Published in Vogue Knitting, Fall 2014
well he really should have worn more protective clothing if he didn’t want that to happen
sounds to me like he was asking for it
Are we really sure he was actually shot and decapitated? Idk, sounds like something he would’ve made up. Guys make false decapitation accusations all the time, you know.
If he didn’t want to be decapitated, he shouldn’t have worn a shirt that showed off his neck
I mean, not all woman decapitate people. I’m not like that.
the speech impediment of the 21st century (by Marc Johns)
I’ll fuck you up buddy this is not a speech impediment it’s linguistic evolution!! the existence of the phrase “Aisha was like” allows the speaker to convey whatever Aisha said without making the listener assume they’re quoting Aisha directly while still maintaining the FEELING of what Aisha said.
ie, Aisha said she didn’t want to go out with me VERSUS Aisha was like, “I’d rather kiss a Wookie”.
the addition of “XYZ was like” lets the speaker be more expressive and efficient and it is a totally valid method of communicating information!!
With the way language has evolved, this is one of the few ways I can even think of to express in casual conversation what someone said.
"So I said to Aisha," is certainly used, but if you remove the "so," which implies casual tone ("and" can be used in the same way), you get
"I said to Aisha," which is really formal in most English dialects/variations. I don’t know about all, but in New England dialects, you sound like you’re reading aloud from a novel.
"I told Aisha," is really only used when you continue to describe, not tell, what you told her. Ex: "I told Aisha that James was too punk for her" works while, "I told Aisha, ‘James is too punk for you’" crosses the line back into formalness of the "I said."
Things like “I asked” or “I answered [with]” are similar levels of casual and efficient to the “So, I said [or say, as many conversations about the past take place in present tense anyway, as if the speaker is giving a play-by-play in the moment]” but are specific to only certain situations.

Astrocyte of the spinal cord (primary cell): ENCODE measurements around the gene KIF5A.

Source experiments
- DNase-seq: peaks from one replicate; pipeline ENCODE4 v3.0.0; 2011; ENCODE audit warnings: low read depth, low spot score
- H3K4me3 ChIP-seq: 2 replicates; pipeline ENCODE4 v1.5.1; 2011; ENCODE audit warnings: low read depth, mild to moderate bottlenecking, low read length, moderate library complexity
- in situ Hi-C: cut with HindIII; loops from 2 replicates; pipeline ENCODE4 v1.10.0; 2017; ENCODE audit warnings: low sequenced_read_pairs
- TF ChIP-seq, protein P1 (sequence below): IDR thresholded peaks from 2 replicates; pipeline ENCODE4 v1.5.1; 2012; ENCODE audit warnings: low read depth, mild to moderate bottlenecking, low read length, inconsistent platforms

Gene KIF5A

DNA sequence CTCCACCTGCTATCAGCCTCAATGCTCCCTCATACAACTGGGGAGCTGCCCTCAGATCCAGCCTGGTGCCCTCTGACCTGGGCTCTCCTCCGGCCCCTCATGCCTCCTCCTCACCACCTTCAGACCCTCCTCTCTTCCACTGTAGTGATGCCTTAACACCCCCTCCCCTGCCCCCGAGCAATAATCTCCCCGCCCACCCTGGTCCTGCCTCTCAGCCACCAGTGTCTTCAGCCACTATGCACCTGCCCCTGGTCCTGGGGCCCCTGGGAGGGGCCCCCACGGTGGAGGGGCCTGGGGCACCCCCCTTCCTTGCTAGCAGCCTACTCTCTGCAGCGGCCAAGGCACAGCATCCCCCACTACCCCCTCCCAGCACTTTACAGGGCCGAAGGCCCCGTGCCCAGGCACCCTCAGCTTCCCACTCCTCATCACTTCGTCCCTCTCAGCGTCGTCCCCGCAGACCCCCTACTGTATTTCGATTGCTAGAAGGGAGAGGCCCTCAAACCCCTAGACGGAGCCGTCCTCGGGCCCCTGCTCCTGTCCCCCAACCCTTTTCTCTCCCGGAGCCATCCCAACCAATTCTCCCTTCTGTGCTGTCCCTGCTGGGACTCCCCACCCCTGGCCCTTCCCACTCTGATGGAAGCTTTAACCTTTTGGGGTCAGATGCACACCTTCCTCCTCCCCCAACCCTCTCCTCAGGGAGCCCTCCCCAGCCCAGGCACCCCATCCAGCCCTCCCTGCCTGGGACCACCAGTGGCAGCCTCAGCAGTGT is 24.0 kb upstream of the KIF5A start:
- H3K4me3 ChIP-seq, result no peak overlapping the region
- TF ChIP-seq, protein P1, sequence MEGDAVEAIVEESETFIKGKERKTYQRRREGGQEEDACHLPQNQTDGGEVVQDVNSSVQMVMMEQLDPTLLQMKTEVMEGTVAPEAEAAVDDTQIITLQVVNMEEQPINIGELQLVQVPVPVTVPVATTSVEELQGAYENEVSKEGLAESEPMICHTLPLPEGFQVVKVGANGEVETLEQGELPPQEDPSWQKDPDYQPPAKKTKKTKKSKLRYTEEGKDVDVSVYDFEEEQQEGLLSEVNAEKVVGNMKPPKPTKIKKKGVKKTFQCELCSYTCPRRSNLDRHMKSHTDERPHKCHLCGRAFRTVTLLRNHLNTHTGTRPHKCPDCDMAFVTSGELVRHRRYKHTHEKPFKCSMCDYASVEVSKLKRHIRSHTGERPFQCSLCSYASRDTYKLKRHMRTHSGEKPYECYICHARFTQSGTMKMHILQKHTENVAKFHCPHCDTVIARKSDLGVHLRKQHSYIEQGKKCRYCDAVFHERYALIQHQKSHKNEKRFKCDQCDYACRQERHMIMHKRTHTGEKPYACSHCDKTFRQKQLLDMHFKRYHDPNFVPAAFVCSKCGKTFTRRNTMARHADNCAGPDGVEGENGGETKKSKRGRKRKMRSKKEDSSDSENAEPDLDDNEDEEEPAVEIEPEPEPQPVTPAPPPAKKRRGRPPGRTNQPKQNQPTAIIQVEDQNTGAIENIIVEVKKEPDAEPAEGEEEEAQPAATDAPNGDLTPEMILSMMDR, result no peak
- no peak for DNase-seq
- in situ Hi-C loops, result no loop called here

"I was like, 'Marc Johns, what is your obsession with restoring archaic speech patterns and interfering with the natural progression of English from complex to efficient?'" envelopes all of these easily and is accessible and crisp, and allows for more variations on inflection than the others.
Of course, James is probably like, “I already fucking said that.” But eh, I tried adding on.
This a million times
My most epic project of all time… a present for my sister and her new husband :D
Key knitting facts:
Pattern: Persian Dreams by Jenise Reid- wonderful pattern, the colourwork is charted so that made it easy to follow, and I found the grafting well explained.
Needles: 2.75mm - oww tiny needles!
Yarn: Drops Alpaca - beautiful yarn, steam blocks so well!
- Each hex is 8,394 stitches
- 19 hexes: 159,486 stitches
- The border has 30 edges
- Each section of edge is 940 stitches
- Border total = 28,200
- Grafting came to 1,974 stitches
- Total number of stitches was 189,660
- Started 7th May - finished knitting 19th August = 104 days elapsed time.
Apart from the obvious change to the colour palette, I missed out 5 hexagons and made the overall shape a hexagon, this was due to running out of time and not wanting to knit another of the middle hexagons - the non symmetrical patterns were much harder to knit than the symmetrical ones.
The border - this was supposed to be knit on as you go, however I read on the ravelry forum for this pattern’s designer Feminine by Design, that other people were leaving it until the end and I thought that was very sensible incase I wanted to adjust placement (which it turned out I very much wanted to do!). When I got to the end I asked various knitterly folk their opinions on the best way to tackle the border and the consensus was to knit it on. This meant using the following formula:
co10 separately, then
row 1: k9, k2tog (second stitch from the edge of the blanket)
row 2: k9, slp1
Repeat the two rows until you meet the cast on - in my case 28,200 stitches later, using short rows at the corners (add 10 stitches on the outtie corners and take away 10 on the innies)! If you want more detailed instructions for this let me know.
I have been knitting an average of 1,823 stitches per day - some days I didn’t work on this at all though, especially at the beginning because I was working on the stripey crocheted blanket until the 6th June.
I was knitting a section of edge in about an hour, so I probably worked on the project 2 hours a day for the 104 days, so that’s at least 208 hours wow! I was taking about 4 days to knit a hex, so 2 hours a day seems about right. Overall if I assume 208 hours to knit 189,660 stitches, my rate is about 15 stitches per minute. The hexes were slower than the border because the middles were fiddley.
Holy. Mother. Of God.